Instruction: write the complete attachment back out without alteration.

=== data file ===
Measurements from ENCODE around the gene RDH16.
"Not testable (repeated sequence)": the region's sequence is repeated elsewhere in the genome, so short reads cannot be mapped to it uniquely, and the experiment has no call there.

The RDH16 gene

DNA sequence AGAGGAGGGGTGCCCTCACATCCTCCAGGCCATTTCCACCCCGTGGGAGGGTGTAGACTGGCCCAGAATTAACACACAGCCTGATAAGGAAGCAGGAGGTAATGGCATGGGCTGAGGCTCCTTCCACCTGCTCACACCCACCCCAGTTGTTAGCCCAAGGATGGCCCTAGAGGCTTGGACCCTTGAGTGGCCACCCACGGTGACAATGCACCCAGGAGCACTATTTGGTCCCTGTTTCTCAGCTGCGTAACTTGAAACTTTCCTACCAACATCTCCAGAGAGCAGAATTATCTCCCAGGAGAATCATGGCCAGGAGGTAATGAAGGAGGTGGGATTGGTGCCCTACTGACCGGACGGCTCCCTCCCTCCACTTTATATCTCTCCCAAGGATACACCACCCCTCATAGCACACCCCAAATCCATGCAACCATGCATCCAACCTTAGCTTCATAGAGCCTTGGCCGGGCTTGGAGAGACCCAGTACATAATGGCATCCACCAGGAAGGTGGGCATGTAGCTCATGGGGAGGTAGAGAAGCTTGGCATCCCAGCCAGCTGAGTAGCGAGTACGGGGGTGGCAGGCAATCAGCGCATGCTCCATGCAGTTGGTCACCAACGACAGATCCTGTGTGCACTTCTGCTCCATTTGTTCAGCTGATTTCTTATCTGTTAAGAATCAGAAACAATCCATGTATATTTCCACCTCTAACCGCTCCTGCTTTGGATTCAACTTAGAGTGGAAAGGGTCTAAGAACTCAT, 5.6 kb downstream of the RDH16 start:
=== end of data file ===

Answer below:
Measurements from ENCODE around the gene RDH16.
"Not testable (repeated sequence)": the region's sequence is repeated elsewhere in the genome, so short reads cannot be mapped to it uniquely, and the experiment has no call there.

The RDH16 gene

DNA sequence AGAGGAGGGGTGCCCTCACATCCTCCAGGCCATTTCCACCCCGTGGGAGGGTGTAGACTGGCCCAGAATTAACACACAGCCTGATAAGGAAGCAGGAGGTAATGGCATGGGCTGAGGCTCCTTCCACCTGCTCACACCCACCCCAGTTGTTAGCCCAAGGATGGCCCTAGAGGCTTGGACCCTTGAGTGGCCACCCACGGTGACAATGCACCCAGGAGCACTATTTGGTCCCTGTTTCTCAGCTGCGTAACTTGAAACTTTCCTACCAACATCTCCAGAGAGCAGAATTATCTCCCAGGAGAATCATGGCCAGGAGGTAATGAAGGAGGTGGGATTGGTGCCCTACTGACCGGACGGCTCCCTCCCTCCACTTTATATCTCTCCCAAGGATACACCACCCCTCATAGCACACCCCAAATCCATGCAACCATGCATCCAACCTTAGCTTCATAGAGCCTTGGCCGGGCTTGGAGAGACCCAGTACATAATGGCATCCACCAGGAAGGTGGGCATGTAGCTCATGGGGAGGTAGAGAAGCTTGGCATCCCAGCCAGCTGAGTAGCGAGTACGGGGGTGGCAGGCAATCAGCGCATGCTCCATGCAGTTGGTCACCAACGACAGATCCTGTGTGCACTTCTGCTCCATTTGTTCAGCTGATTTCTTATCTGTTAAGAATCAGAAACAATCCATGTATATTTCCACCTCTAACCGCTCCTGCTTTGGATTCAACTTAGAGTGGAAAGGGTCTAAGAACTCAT, 5.6 kb downstream of the RDH16 start: